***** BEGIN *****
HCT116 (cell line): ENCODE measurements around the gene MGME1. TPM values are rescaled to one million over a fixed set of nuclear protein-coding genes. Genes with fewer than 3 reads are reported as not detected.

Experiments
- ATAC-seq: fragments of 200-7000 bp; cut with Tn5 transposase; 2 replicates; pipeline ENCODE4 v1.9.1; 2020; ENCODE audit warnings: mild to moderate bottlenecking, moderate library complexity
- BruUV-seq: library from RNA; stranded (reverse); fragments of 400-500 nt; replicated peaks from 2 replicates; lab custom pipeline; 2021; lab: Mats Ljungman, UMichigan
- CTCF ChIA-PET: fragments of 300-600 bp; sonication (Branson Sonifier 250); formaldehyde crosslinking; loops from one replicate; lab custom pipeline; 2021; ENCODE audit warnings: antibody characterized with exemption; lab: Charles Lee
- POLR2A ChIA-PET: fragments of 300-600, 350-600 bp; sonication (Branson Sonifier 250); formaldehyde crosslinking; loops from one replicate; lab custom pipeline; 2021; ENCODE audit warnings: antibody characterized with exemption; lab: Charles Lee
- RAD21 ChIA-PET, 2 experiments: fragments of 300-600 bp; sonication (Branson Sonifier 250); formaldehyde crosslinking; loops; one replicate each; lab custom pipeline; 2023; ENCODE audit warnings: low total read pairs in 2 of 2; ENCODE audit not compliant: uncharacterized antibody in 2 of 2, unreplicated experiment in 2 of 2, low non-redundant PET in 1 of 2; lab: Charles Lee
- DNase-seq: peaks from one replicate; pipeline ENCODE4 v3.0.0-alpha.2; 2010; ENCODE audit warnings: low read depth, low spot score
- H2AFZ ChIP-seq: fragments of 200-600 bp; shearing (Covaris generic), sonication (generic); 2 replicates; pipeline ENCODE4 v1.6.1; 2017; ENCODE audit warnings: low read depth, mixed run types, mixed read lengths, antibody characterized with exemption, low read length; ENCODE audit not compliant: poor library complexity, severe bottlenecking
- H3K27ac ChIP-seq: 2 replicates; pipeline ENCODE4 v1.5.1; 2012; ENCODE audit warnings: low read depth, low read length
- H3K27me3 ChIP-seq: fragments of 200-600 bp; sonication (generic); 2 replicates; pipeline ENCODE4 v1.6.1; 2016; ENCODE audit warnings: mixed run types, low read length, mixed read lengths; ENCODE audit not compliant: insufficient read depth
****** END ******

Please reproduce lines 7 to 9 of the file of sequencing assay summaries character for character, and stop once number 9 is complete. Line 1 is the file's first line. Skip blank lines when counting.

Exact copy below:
- RAD21 ChIA-PET, 2 experiments: fragments of 300-600 bp; sonication (Branson Sonifier 250); formaldehyde crosslinking; loops; one replicate each; lab custom pipeline; 2023; ENCODE audit warnings: low total read pairs in 2 of 2; ENCODE audit not compliant: uncharacterized antibody in 2 of 2, unreplicated experiment in 2 of 2, low non-redundant PET in 1 of 2; lab: Charles Lee
- DNase-seq: peaks from one replicate; pipeline ENCODE4 v3.0.0-alpha.2; 2010; ENCODE audit warnings: low read depth, low spot score
- H2AFZ ChIP-seq: fragments of 200-600 bp; shearing (Covaris generic), sonication (generic); 2 replicates; pipeline ENCODE4 v1.6.1; 2017; ENCODE audit warnings: low read depth, mixed run types, mixed read lengths, antibody characterized with exemption, low read length; ENCODE audit not compliant: poor library complexity, severe bottlenecking